Now we know that whatever the law says, it speaks to those who are under the law, so that every mouth may be silenced, and the whole world may be held accountable to God.
Romans 3:19 (NRSV)
Why are professional expenses part of clergy compensation? The answer to this question goes back to the time when clergy were considered self-employed in all respects. Today, clergy are considered self-employed for purposes of social security taxes and employed by their local church for purposes of Federal and state income taxes. However, when clergy were considered self-employed only, it was common for churches to budget an amount separate from base salary to help the pastor with his or her out-of-pocket professional expense.
The most common type of clergy professional expense is travel. Other types of professional expenses may include: computers, office supplies, postage, books, subscriptions, professional dues, vestments, and continuing education (if not treated as a separate component of compensation). In addition, there may be other examples of professional expenses based on the specific facts and circumstances at a local church.
There are many expenses that should not be considered professional expenses. These expenses typically include: mileage for commuting between church and home, spousal travel, vacations, expenditures related to researching or publishing a book or article (other than in a local church newsletter), everyday clothing, medical expenses, child care/dependent expenses, insurance premiums (life, disability, and medical), charitable contributions, and housing related expenses. Some of these expenses may be payable by a local church in other ways, but not as professional expenses.
Clergy compensation that is designated for professional expenses must be separated between allowance amounts and accountable reimbursement amounts. The pastor may request that the professional expense amount be treated entirely as an allowance amount, entirely as a reimbursement amount, or a combination of an allowance amount and a reimbursement amount. The allowance and accountable reimbursement methods of paying for professional expenses have different features.
The allowance method may be the easiest method to administer, but may not be the best method from a tax perspective. Under the allowance method, professional expense amounts must be paid to the pastor during the year according to the church’s payroll cycle (bi-weekly, monthly, etc.). The pastor is not required to provide the church with receipts since the Internal Revenue Service (IRS) considers the allowance method a nonaccountable plan.
Professional expense amounts paid as an allowance are taxable and must be reported as wages in Box 1 of the pastor’s Form W-2 at the end of the year. (Pastors may be able to deduct some of their professional expenses on their tax returns depending on their personal tax situation.)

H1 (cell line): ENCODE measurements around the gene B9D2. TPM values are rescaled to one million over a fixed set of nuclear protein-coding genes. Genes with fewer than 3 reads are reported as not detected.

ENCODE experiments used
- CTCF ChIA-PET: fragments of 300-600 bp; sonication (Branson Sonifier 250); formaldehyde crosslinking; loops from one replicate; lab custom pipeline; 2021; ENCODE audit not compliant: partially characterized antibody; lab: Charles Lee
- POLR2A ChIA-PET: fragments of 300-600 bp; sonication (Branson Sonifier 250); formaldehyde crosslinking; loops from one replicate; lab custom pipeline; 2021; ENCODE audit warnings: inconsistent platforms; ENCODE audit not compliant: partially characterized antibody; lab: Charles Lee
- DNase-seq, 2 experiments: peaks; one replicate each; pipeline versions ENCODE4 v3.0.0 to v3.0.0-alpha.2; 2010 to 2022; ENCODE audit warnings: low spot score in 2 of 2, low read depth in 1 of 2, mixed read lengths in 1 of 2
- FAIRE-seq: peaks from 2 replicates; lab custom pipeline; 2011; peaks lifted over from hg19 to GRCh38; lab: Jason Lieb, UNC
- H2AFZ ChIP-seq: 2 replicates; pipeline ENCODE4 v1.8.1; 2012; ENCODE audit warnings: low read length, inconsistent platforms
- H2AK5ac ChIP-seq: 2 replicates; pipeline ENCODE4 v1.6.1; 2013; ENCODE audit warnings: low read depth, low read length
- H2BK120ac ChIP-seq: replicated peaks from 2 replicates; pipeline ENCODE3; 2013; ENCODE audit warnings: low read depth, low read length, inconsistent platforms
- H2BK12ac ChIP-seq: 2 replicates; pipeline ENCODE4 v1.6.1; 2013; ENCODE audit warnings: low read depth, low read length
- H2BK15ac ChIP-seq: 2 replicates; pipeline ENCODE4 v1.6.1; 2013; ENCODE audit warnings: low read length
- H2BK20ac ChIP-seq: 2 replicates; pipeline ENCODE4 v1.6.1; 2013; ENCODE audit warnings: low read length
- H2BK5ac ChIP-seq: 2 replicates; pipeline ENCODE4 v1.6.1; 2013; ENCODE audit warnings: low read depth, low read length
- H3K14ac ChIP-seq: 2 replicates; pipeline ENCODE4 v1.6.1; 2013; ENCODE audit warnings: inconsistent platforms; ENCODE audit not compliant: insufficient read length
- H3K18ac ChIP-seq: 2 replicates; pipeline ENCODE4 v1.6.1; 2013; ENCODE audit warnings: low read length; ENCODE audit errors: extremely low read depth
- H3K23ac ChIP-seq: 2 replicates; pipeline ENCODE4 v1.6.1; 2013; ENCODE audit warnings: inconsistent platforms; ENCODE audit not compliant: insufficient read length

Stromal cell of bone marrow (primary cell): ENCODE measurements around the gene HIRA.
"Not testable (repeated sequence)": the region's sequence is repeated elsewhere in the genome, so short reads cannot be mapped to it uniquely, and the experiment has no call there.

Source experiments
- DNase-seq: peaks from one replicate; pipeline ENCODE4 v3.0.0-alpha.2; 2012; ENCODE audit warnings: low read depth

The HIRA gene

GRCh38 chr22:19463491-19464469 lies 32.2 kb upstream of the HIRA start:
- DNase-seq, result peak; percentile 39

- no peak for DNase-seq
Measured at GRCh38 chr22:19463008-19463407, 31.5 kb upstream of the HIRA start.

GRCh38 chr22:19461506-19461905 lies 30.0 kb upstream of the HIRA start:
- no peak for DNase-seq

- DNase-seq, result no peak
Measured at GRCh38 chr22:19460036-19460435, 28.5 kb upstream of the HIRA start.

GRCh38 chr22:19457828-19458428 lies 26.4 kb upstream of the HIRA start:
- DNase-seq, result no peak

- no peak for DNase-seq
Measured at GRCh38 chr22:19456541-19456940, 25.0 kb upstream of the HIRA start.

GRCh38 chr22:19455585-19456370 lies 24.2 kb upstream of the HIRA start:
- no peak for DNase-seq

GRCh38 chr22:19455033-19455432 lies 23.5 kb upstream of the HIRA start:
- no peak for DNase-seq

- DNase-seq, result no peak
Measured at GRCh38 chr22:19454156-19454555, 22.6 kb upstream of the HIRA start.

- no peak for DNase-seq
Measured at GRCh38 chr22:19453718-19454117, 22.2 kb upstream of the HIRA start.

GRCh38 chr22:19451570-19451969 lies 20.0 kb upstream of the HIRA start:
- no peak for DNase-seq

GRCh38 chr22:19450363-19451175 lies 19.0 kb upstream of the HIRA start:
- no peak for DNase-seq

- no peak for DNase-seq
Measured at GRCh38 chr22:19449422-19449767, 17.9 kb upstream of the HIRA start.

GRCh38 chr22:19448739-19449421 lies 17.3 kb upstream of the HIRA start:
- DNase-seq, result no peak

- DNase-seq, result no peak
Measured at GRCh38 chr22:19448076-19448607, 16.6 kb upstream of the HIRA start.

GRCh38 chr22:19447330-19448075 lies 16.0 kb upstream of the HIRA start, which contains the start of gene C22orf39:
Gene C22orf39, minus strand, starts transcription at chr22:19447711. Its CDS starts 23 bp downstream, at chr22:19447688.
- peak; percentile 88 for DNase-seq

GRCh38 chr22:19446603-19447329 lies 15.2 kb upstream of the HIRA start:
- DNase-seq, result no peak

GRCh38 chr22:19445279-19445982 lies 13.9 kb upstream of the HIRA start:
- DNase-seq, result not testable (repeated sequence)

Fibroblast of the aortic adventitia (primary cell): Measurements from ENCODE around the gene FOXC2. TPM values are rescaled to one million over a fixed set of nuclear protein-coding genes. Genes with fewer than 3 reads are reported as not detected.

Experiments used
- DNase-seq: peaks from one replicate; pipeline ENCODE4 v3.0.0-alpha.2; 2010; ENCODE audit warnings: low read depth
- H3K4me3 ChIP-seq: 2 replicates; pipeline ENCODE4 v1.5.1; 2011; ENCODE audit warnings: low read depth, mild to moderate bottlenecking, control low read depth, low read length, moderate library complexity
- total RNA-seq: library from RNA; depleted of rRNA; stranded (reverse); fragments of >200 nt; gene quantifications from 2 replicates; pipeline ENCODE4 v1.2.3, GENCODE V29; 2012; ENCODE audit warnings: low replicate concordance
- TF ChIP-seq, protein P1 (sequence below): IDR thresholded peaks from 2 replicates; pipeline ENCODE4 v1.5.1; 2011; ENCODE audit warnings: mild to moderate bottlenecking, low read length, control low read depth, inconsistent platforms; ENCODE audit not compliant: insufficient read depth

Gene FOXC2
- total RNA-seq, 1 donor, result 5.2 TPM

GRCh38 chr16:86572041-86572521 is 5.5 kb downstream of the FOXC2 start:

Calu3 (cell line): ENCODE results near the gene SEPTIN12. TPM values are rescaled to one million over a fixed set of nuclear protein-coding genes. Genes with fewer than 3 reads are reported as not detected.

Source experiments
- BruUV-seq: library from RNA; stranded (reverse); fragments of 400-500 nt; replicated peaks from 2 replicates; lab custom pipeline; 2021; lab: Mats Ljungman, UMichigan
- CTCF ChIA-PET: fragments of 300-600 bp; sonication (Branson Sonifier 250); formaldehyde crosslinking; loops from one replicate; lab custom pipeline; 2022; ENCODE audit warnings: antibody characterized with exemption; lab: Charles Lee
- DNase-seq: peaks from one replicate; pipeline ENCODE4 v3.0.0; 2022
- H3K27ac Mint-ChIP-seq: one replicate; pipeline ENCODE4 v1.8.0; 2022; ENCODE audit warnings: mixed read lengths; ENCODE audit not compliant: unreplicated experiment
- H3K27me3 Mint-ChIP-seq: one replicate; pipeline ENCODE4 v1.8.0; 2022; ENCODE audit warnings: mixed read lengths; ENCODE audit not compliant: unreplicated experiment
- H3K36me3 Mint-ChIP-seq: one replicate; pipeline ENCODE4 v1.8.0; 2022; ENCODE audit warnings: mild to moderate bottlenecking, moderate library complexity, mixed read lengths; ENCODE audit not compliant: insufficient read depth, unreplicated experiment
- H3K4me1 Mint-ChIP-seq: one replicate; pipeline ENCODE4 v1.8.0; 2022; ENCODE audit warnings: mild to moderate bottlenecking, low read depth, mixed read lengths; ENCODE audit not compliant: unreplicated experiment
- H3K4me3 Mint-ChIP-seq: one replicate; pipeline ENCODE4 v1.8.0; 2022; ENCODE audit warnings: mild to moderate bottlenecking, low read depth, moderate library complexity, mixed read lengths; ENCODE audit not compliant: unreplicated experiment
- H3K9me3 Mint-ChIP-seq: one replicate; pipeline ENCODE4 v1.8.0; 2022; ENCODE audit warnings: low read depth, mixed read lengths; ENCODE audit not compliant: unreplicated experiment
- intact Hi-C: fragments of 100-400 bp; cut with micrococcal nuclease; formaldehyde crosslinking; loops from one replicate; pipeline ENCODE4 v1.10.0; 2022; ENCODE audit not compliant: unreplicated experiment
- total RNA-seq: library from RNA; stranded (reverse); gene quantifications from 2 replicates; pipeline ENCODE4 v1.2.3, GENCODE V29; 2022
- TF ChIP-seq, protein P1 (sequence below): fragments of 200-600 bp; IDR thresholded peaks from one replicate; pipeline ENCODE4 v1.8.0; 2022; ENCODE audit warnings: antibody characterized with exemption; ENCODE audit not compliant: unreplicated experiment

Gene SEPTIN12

Churches should avoid changing from the allowance method to the accountable reimbursement method at the end of the year. Problems associated with waiting until year-end to adopt the reimbursement method may include: (1) the likelihood that proper documentation to account for certain expenses may no longer be possible, (2) the inability to account for professional expenses within a reasonable period of time based on IRS guidelines, (3) the need for the pastor to repay any amount paid in excess of actual expenses, and (4) improper reporting of compensation on the Pastor’s Compensation Profile report that was used to calculate pension contributions.
The accountable reimbursement method is exactly that – a reimbursement of actual expenses incurred. Under the reimbursement method, pastors must account for their expenses and obtain reimbursement by submitting periodic expense reports (including receipts) to the local church. Reimbursements are not taxable and should not be reported on Form W-2.
Any reimbursements or advances in excess of actual expenses should be repaid to the church within a reasonable period of time. In general, churches should refrain from giving their pastor any unused reimbursement amounts at the end of the year to avoid the possibility of the entire reimbursement amount being treated as an allowance amount.
Ideally, reimbursement amounts should be established at the beginning of the pastor’s appointment to the church because it is likely that the IRS will not allow a church to subsequently create or increase an accountable reimbursement amount by reducing the pastor’s base salary. However, local churches may create or increase the pastor’s reimbursement amount by increasing the pastor’s total compensation.
Note that computers and other tangible goods paid for under the reimbursement method actually belong to the church. Churches may later offer to sell these items to the pastor at fair market value or churches may choose to treat these items as a gift to the pastor. If considered a gift, these items are taxable to the pastor based on the current fair market value.